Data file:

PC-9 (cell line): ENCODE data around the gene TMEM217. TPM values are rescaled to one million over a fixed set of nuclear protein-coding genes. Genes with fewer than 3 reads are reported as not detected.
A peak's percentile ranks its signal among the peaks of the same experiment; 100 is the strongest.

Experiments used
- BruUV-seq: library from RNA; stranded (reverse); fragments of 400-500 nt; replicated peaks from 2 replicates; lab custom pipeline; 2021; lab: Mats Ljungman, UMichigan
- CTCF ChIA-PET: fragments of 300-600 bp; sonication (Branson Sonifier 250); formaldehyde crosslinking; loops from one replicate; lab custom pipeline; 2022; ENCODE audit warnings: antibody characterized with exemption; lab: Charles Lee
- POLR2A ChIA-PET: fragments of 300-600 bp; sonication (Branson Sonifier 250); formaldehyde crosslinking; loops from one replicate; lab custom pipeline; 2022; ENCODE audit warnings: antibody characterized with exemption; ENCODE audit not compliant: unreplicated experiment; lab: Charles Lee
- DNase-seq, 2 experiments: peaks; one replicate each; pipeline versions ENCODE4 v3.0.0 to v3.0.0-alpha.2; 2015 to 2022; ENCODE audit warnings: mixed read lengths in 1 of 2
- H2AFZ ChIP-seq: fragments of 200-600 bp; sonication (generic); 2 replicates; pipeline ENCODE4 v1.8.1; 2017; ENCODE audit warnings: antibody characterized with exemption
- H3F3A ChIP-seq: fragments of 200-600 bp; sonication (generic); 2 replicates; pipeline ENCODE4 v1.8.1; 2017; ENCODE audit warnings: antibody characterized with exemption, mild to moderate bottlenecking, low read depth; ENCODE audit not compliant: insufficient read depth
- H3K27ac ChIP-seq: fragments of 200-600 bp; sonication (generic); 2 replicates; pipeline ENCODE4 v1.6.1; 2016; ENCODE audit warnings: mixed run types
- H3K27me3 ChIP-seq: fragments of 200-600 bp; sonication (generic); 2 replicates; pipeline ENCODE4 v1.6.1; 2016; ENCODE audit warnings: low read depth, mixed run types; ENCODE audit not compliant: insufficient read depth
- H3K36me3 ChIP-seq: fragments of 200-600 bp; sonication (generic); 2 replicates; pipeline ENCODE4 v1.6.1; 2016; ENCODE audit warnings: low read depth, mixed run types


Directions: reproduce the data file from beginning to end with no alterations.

PC-9 (cell line): ENCODE data around the gene TMEM217. TPM values are rescaled to one million over a fixed set of nuclear protein-coding genes. Genes with fewer than 3 reads are reported as not detected.
A peak's percentile ranks its signal among the peaks of the same experiment; 100 is the strongest.

Experiments used
- BruUV-seq: library from RNA; stranded (reverse); fragments of 400-500 nt; replicated peaks from 2 replicates; lab custom pipeline; 2021; lab: Mats Ljungman, UMichigan
- CTCF ChIA-PET: fragments of 300-600 bp; sonication (Branson Sonifier 250); formaldehyde crosslinking; loops from one replicate; lab custom pipeline; 2022; ENCODE audit warnings: antibody characterized with exemption; lab: Charles Lee
- POLR2A ChIA-PET: fragments of 300-600 bp; sonication (Branson Sonifier 250); formaldehyde crosslinking; loops from one replicate; lab custom pipeline; 2022; ENCODE audit warnings: antibody characterized with exemption; ENCODE audit not compliant: unreplicated experiment; lab: Charles Lee
- DNase-seq, 2 experiments: peaks; one replicate each; pipeline versions ENCODE4 v3.0.0 to v3.0.0-alpha.2; 2015 to 2022; ENCODE audit warnings: mixed read lengths in 1 of 2
- H2AFZ ChIP-seq: fragments of 200-600 bp; sonication (generic); 2 replicates; pipeline ENCODE4 v1.8.1; 2017; ENCODE audit warnings: antibody characterized with exemption
- H3F3A ChIP-seq: fragments of 200-600 bp; sonication (generic); 2 replicates; pipeline ENCODE4 v1.8.1; 2017; ENCODE audit warnings: antibody characterized with exemption, mild to moderate bottlenecking, low read depth; ENCODE audit not compliant: insufficient read depth
- H3K27ac ChIP-seq: fragments of 200-600 bp; sonication (generic); 2 replicates; pipeline ENCODE4 v1.6.1; 2016; ENCODE audit warnings: mixed run types
- H3K27me3 ChIP-seq: fragments of 200-600 bp; sonication (generic); 2 replicates; pipeline ENCODE4 v1.6.1; 2016; ENCODE audit warnings: low read depth, mixed run types; ENCODE audit not compliant: insufficient read depth
- H3K36me3 ChIP-seq: fragments of 200-600 bp; sonication (generic); 2 replicates; pipeline ENCODE4 v1.6.1; 2016; ENCODE audit warnings: low read depth, mixed run types